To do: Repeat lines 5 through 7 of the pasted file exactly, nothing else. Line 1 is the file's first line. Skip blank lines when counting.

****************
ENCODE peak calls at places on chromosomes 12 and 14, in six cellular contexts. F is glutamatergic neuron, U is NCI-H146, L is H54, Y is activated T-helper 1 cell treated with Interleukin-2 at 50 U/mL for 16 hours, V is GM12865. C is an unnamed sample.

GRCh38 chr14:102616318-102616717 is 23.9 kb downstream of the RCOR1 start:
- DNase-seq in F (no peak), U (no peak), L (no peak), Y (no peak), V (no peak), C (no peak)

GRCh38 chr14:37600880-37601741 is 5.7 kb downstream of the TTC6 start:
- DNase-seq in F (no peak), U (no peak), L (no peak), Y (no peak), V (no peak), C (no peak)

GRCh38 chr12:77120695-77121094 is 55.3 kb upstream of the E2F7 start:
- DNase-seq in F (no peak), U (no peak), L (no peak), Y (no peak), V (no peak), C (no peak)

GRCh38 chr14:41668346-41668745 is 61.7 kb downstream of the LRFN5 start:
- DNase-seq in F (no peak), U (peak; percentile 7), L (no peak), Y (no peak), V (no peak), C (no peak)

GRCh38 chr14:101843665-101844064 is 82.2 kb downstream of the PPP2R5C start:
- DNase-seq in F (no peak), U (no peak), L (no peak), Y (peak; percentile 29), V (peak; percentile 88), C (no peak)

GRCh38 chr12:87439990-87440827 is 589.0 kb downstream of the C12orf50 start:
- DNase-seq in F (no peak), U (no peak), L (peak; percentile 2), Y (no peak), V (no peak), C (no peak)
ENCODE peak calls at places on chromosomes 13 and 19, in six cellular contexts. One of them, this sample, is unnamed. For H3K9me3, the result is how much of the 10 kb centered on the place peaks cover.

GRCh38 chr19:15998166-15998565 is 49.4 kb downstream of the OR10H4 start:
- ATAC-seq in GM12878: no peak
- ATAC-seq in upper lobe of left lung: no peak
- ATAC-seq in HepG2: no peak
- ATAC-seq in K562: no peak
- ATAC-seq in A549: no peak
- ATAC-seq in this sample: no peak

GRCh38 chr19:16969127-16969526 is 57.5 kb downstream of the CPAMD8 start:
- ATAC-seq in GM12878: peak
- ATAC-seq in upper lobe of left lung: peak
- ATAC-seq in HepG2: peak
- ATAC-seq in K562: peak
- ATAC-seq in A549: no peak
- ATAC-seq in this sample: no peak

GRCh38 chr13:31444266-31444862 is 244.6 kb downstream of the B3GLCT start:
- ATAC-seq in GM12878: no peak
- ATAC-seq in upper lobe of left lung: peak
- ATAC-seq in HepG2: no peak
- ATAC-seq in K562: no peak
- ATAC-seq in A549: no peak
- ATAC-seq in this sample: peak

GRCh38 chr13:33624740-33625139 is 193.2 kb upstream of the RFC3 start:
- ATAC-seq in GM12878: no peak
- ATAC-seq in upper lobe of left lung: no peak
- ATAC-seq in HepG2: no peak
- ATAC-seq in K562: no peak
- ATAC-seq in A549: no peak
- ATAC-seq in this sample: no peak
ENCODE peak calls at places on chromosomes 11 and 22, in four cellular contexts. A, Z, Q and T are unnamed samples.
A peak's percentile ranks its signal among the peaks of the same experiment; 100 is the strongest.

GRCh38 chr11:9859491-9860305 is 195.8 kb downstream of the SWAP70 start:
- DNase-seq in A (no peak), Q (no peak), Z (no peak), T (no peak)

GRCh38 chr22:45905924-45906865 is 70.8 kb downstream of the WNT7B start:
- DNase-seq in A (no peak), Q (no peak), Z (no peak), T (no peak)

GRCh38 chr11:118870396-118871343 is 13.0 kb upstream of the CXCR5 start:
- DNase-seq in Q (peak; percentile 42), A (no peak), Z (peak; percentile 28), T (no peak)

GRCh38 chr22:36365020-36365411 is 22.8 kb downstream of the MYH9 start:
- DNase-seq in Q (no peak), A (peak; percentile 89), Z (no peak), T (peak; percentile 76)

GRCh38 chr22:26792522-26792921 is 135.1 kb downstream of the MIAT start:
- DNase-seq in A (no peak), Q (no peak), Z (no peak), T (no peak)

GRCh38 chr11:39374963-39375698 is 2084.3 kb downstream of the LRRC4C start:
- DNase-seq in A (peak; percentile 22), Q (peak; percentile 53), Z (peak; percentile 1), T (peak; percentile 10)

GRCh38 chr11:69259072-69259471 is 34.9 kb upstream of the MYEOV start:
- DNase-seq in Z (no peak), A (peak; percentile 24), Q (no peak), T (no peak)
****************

- DNase-seq in F (no peak), U (no peak), L (no peak), Y (no peak), V (no peak), C (no peak)

GRCh38 chr12:77120695-77121094 is 55.3 kb upstream of the E2F7 start:
- DNase-seq in F (no peak), U (no peak), L (no peak), Y (no peak), V (no peak), C (no peak)